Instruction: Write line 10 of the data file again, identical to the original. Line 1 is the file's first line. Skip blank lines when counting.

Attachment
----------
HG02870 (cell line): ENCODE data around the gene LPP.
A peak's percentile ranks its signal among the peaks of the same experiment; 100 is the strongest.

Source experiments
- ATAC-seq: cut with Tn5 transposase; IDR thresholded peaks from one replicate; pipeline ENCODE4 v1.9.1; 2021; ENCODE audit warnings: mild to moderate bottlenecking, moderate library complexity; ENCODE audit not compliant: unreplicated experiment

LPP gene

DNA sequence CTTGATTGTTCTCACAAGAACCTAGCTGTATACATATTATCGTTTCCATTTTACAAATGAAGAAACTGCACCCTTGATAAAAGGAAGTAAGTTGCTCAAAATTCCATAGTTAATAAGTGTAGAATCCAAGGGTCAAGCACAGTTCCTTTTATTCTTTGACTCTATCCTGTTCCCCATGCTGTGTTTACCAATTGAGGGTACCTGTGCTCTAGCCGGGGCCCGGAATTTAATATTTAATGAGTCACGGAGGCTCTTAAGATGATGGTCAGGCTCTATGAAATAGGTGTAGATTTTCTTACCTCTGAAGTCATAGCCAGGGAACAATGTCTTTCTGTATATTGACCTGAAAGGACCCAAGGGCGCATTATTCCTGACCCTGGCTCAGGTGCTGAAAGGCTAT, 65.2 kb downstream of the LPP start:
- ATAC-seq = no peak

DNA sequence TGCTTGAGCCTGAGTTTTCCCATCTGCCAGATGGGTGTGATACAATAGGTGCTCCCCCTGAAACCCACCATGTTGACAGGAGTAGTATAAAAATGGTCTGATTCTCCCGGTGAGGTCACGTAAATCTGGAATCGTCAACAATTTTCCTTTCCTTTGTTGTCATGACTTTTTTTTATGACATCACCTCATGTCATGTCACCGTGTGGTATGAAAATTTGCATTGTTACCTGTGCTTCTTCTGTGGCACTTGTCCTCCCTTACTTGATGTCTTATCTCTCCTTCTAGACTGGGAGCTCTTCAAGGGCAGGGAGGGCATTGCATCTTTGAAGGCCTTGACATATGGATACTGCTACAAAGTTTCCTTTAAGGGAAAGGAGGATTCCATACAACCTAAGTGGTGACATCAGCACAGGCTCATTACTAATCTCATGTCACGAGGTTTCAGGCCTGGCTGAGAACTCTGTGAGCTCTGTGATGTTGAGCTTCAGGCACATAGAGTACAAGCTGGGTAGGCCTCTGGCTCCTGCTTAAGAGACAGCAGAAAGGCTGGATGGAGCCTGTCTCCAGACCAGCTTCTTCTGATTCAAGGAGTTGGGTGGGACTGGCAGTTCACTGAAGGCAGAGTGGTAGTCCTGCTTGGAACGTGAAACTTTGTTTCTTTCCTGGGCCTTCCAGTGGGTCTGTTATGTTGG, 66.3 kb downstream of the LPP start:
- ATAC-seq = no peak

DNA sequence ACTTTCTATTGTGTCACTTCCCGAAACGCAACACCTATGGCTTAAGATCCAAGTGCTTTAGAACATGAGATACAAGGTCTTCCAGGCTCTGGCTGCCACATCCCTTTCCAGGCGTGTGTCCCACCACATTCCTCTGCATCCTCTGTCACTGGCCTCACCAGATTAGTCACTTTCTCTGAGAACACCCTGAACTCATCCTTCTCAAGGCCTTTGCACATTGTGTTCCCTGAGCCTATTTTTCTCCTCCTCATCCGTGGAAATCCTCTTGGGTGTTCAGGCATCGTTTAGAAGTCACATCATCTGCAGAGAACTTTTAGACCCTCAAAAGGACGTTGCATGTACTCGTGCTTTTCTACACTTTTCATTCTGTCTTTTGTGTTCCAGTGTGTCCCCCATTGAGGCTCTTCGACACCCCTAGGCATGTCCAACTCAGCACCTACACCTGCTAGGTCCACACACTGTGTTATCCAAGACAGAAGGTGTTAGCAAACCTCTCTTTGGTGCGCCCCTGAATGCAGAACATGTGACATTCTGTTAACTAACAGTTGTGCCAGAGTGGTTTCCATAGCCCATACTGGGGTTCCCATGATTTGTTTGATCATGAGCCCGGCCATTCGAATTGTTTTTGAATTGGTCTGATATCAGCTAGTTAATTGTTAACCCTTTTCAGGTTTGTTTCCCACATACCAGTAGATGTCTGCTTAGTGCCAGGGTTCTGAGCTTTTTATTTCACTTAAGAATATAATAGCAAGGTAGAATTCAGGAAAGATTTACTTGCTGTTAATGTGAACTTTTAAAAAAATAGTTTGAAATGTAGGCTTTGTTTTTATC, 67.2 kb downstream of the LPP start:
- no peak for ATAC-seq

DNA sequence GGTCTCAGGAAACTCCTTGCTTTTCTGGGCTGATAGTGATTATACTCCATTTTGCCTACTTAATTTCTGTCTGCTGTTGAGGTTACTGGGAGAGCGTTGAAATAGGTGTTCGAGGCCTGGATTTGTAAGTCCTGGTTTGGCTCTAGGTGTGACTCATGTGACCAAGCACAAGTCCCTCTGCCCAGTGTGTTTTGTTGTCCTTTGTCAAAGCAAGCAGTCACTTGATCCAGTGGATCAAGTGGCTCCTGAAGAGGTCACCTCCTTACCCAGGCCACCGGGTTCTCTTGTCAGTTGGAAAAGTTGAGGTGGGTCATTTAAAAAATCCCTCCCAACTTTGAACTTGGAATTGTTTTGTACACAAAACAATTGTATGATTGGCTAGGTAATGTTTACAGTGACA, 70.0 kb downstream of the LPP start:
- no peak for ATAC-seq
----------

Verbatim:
DNA sequence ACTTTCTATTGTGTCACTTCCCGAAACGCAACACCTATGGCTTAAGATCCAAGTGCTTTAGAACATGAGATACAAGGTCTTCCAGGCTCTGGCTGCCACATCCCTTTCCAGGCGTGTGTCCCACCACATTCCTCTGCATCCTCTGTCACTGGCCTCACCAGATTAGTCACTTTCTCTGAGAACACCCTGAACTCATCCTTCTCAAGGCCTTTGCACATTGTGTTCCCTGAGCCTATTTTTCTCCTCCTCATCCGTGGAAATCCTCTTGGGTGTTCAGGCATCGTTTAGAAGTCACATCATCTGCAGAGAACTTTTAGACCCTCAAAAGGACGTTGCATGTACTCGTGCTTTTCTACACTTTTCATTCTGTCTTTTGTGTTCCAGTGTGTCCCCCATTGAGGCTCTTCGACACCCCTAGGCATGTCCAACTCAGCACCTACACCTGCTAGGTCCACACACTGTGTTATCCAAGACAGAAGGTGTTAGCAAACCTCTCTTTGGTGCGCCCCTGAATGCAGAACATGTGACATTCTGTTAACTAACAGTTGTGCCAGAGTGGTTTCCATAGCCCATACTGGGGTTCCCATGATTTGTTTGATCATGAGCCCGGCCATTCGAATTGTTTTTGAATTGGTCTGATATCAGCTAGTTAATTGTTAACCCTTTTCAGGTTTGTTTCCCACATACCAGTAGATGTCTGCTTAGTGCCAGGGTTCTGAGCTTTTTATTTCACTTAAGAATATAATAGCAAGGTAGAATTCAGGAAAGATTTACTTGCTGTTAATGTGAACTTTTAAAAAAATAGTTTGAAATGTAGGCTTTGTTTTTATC, 67.2 kb downstream of the LPP start: